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Haven't ruled out including Uzbekistan on travel ban list: White House


Washington, Nov 2: In the aftermath of Manhattan terrorist attack, the White House on Thursday said it has not called for inclusion of Uzbekistan in the travel ban list, but did not rule this out altogether.

The White House

"That (travel ban) may be something that's looked at but that isn't something that we have called for at this time, but certainly haven't ruled it out," White House Press Secretary Sarah Sanders told reporters during her daily news conference.

Responding to a series of questions, Sanders defended the decision not to originally include Uzbekistan in the list of countries that are part of the travel ban.

"We've outlined multiple times before, those were determinations made by several factors. In large part, Congress helped play a role in determining a lot of those factors, in placing specific priorities on different countries. And that would be the reason that they weren't a part of that," she said.

"There are a lot of different criteria that the US uses to determine which country should be on there (in the list), and they haven't been determined as one of the countries yet. But I'm saying that hasn't been ruled out either," she added.

In view of the terrorist attack by a legal immigrant who came to the United States through diversity visa, Sanders underscored the importance of extreme vetting. According to her, some of the specifics for extreme vetting may include enhancing the collection and review of biometric and biographical data and improving information sharing with partner nations and foreign law enforcement and intelligence services. Hours after the terrorist attack, Trump directed the Department of Homeland Security for "extreme vetting".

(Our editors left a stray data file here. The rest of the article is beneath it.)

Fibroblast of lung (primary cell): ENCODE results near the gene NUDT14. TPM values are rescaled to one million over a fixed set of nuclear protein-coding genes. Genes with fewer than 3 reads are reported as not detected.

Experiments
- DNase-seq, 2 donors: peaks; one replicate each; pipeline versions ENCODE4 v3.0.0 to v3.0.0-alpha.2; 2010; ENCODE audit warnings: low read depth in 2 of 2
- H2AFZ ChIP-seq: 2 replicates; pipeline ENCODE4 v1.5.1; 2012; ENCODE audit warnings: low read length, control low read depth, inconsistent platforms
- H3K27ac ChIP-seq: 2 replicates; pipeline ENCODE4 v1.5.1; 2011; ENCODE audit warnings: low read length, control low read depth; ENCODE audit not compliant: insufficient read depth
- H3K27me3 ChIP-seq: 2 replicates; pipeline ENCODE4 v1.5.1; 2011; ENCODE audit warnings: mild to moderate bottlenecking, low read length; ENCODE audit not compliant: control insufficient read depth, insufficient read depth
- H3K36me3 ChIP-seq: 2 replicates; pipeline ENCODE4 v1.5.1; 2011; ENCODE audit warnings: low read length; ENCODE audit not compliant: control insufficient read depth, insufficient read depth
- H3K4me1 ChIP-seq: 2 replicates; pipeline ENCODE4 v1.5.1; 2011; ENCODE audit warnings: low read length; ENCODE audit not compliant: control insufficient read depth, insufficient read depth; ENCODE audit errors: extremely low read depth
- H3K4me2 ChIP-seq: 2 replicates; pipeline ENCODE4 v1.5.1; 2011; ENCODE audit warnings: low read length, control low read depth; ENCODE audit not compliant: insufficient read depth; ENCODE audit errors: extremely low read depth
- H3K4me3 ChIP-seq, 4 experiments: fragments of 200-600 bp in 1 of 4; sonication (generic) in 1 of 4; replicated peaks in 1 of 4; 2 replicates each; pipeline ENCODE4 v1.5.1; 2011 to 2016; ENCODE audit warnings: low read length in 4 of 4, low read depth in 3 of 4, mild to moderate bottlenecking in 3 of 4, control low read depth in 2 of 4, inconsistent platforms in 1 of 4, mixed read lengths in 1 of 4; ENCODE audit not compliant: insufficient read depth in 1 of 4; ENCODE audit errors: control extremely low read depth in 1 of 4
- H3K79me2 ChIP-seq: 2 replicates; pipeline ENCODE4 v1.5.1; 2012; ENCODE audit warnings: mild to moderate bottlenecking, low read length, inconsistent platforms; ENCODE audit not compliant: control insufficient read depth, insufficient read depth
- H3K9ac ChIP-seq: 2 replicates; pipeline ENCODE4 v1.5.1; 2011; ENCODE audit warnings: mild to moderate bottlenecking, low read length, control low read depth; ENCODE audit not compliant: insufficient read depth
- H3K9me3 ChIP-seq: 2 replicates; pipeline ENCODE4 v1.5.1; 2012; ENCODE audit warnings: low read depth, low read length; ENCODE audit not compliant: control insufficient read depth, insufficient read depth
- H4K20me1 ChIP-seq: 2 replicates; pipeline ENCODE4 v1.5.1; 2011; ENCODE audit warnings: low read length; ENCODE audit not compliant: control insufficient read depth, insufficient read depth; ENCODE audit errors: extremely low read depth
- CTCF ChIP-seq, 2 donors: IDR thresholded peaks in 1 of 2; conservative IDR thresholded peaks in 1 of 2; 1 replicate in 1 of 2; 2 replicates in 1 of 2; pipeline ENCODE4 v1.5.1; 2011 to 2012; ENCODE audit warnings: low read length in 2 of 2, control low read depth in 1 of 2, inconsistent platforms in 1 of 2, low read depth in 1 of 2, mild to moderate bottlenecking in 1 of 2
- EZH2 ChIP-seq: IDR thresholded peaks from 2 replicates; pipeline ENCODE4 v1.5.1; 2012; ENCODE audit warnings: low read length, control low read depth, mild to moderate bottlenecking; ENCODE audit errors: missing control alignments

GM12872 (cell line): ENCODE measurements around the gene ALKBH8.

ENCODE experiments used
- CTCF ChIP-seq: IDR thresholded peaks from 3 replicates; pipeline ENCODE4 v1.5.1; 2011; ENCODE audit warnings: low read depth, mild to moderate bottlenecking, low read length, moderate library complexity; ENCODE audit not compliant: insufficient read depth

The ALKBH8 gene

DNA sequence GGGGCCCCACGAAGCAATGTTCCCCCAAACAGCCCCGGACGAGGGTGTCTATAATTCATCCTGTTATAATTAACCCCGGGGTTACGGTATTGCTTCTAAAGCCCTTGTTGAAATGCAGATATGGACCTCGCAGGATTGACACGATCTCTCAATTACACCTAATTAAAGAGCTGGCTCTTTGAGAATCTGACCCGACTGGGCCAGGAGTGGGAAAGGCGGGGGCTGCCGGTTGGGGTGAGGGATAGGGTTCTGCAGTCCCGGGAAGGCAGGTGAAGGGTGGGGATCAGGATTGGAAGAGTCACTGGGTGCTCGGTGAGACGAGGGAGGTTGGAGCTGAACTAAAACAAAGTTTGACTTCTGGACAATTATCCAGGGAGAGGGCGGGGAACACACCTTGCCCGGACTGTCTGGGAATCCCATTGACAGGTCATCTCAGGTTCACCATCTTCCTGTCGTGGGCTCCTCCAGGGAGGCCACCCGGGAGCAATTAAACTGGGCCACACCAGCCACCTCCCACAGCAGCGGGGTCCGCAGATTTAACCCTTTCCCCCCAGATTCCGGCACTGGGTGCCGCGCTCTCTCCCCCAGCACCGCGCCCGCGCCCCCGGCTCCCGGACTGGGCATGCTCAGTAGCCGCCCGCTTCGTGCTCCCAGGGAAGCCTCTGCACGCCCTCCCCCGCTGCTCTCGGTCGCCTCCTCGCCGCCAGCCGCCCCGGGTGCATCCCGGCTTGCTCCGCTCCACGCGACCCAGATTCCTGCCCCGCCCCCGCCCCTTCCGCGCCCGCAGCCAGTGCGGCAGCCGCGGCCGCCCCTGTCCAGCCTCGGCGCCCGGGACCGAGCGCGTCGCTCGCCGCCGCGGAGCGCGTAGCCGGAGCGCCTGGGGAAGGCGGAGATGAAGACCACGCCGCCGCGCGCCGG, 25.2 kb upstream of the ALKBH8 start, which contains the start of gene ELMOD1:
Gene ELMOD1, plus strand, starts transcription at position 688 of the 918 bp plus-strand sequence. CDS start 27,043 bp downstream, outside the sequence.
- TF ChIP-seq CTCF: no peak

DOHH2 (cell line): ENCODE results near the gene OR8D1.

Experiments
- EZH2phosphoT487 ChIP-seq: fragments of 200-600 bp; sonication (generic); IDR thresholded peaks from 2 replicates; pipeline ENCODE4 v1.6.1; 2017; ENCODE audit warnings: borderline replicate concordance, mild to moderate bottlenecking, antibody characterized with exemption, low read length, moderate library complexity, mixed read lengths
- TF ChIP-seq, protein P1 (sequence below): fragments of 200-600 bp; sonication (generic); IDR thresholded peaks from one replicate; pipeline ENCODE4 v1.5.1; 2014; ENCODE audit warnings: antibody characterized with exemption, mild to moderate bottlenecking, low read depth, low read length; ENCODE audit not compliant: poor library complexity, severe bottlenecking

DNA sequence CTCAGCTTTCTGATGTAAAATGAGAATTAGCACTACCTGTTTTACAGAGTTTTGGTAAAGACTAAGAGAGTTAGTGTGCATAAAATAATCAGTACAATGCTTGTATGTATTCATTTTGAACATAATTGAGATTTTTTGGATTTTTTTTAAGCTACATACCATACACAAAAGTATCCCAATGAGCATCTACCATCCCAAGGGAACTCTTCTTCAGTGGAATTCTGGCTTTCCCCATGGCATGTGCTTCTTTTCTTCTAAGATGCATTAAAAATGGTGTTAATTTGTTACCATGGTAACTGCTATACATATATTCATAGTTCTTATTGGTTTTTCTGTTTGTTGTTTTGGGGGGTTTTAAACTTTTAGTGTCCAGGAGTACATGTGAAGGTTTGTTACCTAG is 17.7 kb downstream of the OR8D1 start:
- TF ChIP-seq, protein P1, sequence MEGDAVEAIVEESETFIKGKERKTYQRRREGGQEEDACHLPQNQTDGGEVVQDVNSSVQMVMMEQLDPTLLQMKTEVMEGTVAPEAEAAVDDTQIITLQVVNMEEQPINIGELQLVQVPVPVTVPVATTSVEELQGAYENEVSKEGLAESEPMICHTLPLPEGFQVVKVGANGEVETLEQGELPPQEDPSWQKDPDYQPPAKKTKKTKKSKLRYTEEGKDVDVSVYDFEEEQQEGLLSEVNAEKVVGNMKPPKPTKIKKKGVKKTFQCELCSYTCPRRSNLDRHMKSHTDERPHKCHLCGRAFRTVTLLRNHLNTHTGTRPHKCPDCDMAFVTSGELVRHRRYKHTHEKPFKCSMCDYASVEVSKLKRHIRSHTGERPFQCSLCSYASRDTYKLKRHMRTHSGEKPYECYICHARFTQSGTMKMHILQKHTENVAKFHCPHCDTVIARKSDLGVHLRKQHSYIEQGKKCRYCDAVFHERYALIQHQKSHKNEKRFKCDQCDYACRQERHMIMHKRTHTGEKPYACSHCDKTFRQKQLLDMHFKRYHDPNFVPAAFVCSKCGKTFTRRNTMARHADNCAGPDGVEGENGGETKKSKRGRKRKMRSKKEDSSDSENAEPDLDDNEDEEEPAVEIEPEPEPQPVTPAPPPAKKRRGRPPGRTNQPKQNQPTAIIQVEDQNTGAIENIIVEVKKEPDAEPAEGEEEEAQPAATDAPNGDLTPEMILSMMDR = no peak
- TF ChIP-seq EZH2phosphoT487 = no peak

Trump also supported the idea of sending the suspect, Sayfullo Saipov, to Guantanamo Bay terrorist detention center.

"He wasn't necessarily advocating for it, but he certainly would support it if he felt like that was the best move," Sanders said. But American Civil Liberties Union, opposed both extreme vetting and sending the terror suspect to Guantanamo.

"Trump's reaction to the tragedy in New York represents a trifecta of unconstitutional and wrong-headed policies. His call for more 'extreme vetting' and an end to the diversity visa program — which will unfairly target Muslim and African immigrants — would double down on his Muslim ban and anti- immigrant policies," said ACLU executive director Anthony D Romero.

"Sending Saipov to Guantanamo or treating him as an 'enemy combatant' would violate due process and the rule of law...Guantanamo was shown long ago to be an epic failure. It's a shame that Trump is using this attack as a platform for pushing his anti-immigrant, anti-Muslim agenda," he said.

Several lawmakers are supporting Trump on the issue. Congressman Mike Rogers said no amount of political correctness from Democrats and the liberal media elite will stop violent Islamic terrorists from trying to kill Americans.

"The attack in New York City yesterday is evidence that everything President Trump is advocating for is exactly right and needed. We must have extreme vetting. We must reform our broken immigration system especially by getting rid of the visa lottery program and chain immigration. And we must secure our borders and that starts with building the wall. Words and feelings won't keep us safe. Actions will," Rogers said.

Congressman Scott DesJarlais, said shocking it is that the country continues to ignore threats of Islamic terror.

"Federal authorities were aware of the attacker's terrorist connections, before he rammed his truck into a peaceful crowd," he said.

"The Orlando and San Bernardino killers also displayed clear warning signs. But open-borders zealots and radical judges deny Americans our most basic right to security. Our refugee and immigration systems must reflect that priority. Extreme vetting and travel bans are common-sense, constitutional measures to protect the United States. Frequent attacks must not become a way of life," DesJarlais said.


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